Integrity: More than Just a Piece of the Healthcare Compliance Puzzle

Physician Integrity: More than Just a Piece of the Healthcare Compliance Puzzle

the importance of physician integrityThere are many ways integrity is defined. Most of us have heard integrity defined as what you do when nobody else is around, or what you do and how you do it on a daily basis. Integrity is a concept that includes consistency in actions, expectations, measures, methods, outcomes, principles, and values. Integrity means our actions are honest and trustworthy.

Is integrity important in a medical practice? What about integrity in the workplace? Why is integrity mentioned in the HIPAA Security Rule? This article will dig into these questions and address how integrity is more than just a piece of the healthcare compliance puzzle.

Examples of Integrity in a Medical Practice

For many medical providers, the relationship between medical ethics and professionalism may be what they consider to be integrity. Medical providers are asked to do what is right while using professional judgment. With professionalism comes an expectation of expertise, in a responsible and reliable manner.

I recently had a conversation with two physicians. I asked each of them what the most important factor is for their medical practice. Both physicians responded with integrity. One of the physicians provided an excellent response when I asked her about the importance of integrity in her practice. She said "integrity begins with the interactions her employees have with patients". She shared the following example:

"Think of a patient who is roomed by a medical assistant. It's common for a medical assistant to tell a patient the physician will be right with you. The medical assistant gets busy doing something else and forgets about the patient, leaving a patient unattended wondering if the physician forgot about them. Integrity is shown by the medical assistant checking in with the patient letting them know the physician is running behind, and assuring the patient the physician will be with them as soon as possible." This is just one of many examples of integrity in a medical practice.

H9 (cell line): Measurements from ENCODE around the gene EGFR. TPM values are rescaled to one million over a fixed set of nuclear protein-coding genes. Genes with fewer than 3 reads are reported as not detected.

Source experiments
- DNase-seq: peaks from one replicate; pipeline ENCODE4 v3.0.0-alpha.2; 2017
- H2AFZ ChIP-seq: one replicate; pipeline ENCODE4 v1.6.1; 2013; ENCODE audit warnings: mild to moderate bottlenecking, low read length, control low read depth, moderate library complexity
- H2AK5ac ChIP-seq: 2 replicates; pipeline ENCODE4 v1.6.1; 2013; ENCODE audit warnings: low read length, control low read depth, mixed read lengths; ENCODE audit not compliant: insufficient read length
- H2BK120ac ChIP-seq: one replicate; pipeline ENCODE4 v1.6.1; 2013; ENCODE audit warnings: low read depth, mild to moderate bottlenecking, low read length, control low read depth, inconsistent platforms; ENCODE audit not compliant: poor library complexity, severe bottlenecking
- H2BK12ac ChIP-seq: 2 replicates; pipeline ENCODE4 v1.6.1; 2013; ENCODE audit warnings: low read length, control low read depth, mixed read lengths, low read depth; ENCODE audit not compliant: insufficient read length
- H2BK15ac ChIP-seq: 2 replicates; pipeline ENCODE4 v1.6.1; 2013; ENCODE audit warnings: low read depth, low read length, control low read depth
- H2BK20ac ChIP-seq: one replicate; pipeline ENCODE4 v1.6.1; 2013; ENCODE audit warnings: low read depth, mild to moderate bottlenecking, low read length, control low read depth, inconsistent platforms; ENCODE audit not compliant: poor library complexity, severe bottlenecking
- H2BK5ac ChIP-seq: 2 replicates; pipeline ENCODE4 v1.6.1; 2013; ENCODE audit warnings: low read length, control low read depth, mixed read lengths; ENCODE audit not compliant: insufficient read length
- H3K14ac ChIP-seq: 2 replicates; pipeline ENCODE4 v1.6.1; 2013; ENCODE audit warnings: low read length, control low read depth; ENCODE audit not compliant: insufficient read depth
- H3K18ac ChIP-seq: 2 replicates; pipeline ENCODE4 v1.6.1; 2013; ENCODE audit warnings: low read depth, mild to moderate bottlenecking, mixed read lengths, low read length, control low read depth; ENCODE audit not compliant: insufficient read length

Examples of Integrity in the Workplace

Integrity also serves as an important factor for many hiring managers when deciding to hire a potential candidate. One of the first tools to measure a potential candidate's integrity is their resume. It is common for a candidate's resume to list integrity as one of his/her values. Other ways to determine one's integrity include conducting a background check, an assessment that asked integrity-related questions, or asking specific questions relating to integrity during the interview process.

Integrity is so important in the workplace that Warren Buffet said that hiring "people with integrity" is a top priority when selecting a candidate. A person's integrity is in many ways derived from the way in which they are viewed by others. By hiring people with integrity, a workplace that has a culture of trust, respect and professionalism is established.

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Integrity in the HIPAA Security Rule

Integrity in the HIPAA Security Rule by definition is concerned with data or information. Integrity means the data or information is an exact copy of the original version and has not been altered or destroyed in an unauthorized manner.

Covered entities are required to "ensure the confidentiality, integrity, and availability of all electronic protected health information the covered entity or business associate creates, receives, maintains, or transmits."

HIPAA's integrity standard means that you "implement policies and procedures to protect electronic protected health information (ePHI) from improper alterations or destruction." Implemented policies and procedures should mitigate the risks or threats to ePHI by any technical and non-technical sources.

One way a covered entity can ensure the integrity of ePHI is to consider various risks during the risk analysis. For example, during a risk analysis, a covered entity may identify vulnerabilities such as ineffective or non-existent policies and procedures, such as a username and password policy that does not meet the recommended strong password requirements. Or a covered entity may identify weaknesses in how protected information is received, maintained, or transmitted, such as not using encryption or other reasonable safeguards for storing that information. By identifying these risks and implementing preventative measures, organizations instill integrity under HIPAA.

Integrity is more than just a piece of the healthcare compliance puzzle

In terms of healthcare compliance, are we doing everything we can to ensure the integrity of all ePHI we receive, maintain, or transmit? Are we following the policies and procedures that are in place to mitigate risks? In medical practice terms, are we checking on patients to make sure they aren't left wondering if they are ever going to be seen? Are we doing our part to ensure our workplace is one that is viewed as a culture that has trust, respect, and professionalism? These are important considerations when measuring our integrity and are more than just pieces of the healthcare compliance puzzle. Integrity is in many ways derived from the way in which we are viewed by others and a measure of what we do and how we do it on a daily basis.

If you have any questions about integrity in terms of healthcare compliance, or if you have any other questions, please do not hesitate to contact one of our professional consultants.


Chad Schiffman

Director of Compliance & Rick Management